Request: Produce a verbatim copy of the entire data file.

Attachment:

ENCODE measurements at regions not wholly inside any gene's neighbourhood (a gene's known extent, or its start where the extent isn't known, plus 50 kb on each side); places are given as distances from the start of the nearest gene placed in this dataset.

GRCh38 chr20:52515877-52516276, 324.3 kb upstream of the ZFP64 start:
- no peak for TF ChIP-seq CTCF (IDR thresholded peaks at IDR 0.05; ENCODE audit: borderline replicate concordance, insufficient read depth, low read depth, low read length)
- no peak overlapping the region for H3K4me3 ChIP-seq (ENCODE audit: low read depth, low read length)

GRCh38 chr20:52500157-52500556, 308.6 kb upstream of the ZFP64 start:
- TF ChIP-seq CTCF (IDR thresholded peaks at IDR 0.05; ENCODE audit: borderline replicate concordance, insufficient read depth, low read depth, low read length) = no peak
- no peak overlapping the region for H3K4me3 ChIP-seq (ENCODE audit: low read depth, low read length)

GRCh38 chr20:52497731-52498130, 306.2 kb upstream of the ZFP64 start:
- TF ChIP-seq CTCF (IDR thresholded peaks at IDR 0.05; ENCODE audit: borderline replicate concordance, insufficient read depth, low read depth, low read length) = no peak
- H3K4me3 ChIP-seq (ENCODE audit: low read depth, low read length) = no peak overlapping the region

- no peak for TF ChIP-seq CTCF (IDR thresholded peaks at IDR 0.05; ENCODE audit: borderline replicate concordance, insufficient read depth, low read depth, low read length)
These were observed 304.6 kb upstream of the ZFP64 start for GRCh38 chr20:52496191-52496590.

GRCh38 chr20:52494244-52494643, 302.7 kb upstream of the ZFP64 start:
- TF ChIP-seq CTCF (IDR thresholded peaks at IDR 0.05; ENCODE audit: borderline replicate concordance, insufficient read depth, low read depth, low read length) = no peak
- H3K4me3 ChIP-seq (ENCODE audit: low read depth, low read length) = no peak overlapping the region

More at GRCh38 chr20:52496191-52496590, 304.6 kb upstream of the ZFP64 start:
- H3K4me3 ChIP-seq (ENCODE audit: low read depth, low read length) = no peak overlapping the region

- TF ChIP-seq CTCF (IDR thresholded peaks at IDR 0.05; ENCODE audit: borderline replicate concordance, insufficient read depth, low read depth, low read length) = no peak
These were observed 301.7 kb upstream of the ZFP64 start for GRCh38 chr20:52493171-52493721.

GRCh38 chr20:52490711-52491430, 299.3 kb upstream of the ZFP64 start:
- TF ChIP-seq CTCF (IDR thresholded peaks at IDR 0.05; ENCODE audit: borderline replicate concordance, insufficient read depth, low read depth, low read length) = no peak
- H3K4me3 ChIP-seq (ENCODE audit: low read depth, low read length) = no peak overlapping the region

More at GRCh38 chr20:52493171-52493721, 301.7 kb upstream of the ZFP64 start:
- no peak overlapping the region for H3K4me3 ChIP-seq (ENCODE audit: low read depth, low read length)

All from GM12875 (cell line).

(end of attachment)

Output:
ENCODE measurements at regions not wholly inside any gene's neighbourhood (a gene's known extent, or its start where the extent isn't known, plus 50 kb on each side); places are given as distances from the start of the nearest gene placed in this dataset.

GRCh38 chr20:52515877-52516276, 324.3 kb upstream of the ZFP64 start:
- no peak for TF ChIP-seq CTCF (IDR thresholded peaks at IDR 0.05; ENCODE audit: borderline replicate concordance, insufficient read depth, low read depth, low read length)
- no peak overlapping the region for H3K4me3 ChIP-seq (ENCODE audit: low read depth, low read length)

GRCh38 chr20:52500157-52500556, 308.6 kb upstream of the ZFP64 start:
- TF ChIP-seq CTCF (IDR thresholded peaks at IDR 0.05; ENCODE audit: borderline replicate concordance, insufficient read depth, low read depth, low read length) = no peak
- no peak overlapping the region for H3K4me3 ChIP-seq (ENCODE audit: low read depth, low read length)

GRCh38 chr20:52497731-52498130, 306.2 kb upstream of the ZFP64 start:
- TF ChIP-seq CTCF (IDR thresholded peaks at IDR 0.05; ENCODE audit: borderline replicate concordance, insufficient read depth, low read depth, low read length) = no peak
- H3K4me3 ChIP-seq (ENCODE audit: low read depth, low read length) = no peak overlapping the region

- no peak for TF ChIP-seq CTCF (IDR thresholded peaks at IDR 0.05; ENCODE audit: borderline replicate concordance, insufficient read depth, low read depth, low read length)
These were observed 304.6 kb upstream of the ZFP64 start for GRCh38 chr20:52496191-52496590.

GRCh38 chr20:52494244-52494643, 302.7 kb upstream of the ZFP64 start:
- TF ChIP-seq CTCF (IDR thresholded peaks at IDR 0.05; ENCODE audit: borderline replicate concordance, insufficient read depth, low read depth, low read length) = no peak
- H3K4me3 ChIP-seq (ENCODE audit: low read depth, low read length) = no peak overlapping the region

More at GRCh38 chr20:52496191-52496590, 304.6 kb upstream of the ZFP64 start:
- H3K4me3 ChIP-seq (ENCODE audit: low read depth, low read length) = no peak overlapping the region

- TF ChIP-seq CTCF (IDR thresholded peaks at IDR 0.05; ENCODE audit: borderline replicate concordance, insufficient read depth, low read depth, low read length) = no peak
These were observed 301.7 kb upstream of the ZFP64 start for GRCh38 chr20:52493171-52493721.

GRCh38 chr20:52490711-52491430, 299.3 kb upstream of the ZFP64 start:
- TF ChIP-seq CTCF (IDR thresholded peaks at IDR 0.05; ENCODE audit: borderline replicate concordance, insufficient read depth, low read depth, low read length) = no peak
- H3K4me3 ChIP-seq (ENCODE audit: low read depth, low read length) = no peak overlapping the region

More at GRCh38 chr20:52493171-52493721, 301.7 kb upstream of the ZFP64 start:
- no peak overlapping the region for H3K4me3 ChIP-seq (ENCODE audit: low read depth, low read length)

All from GM12875 (cell line).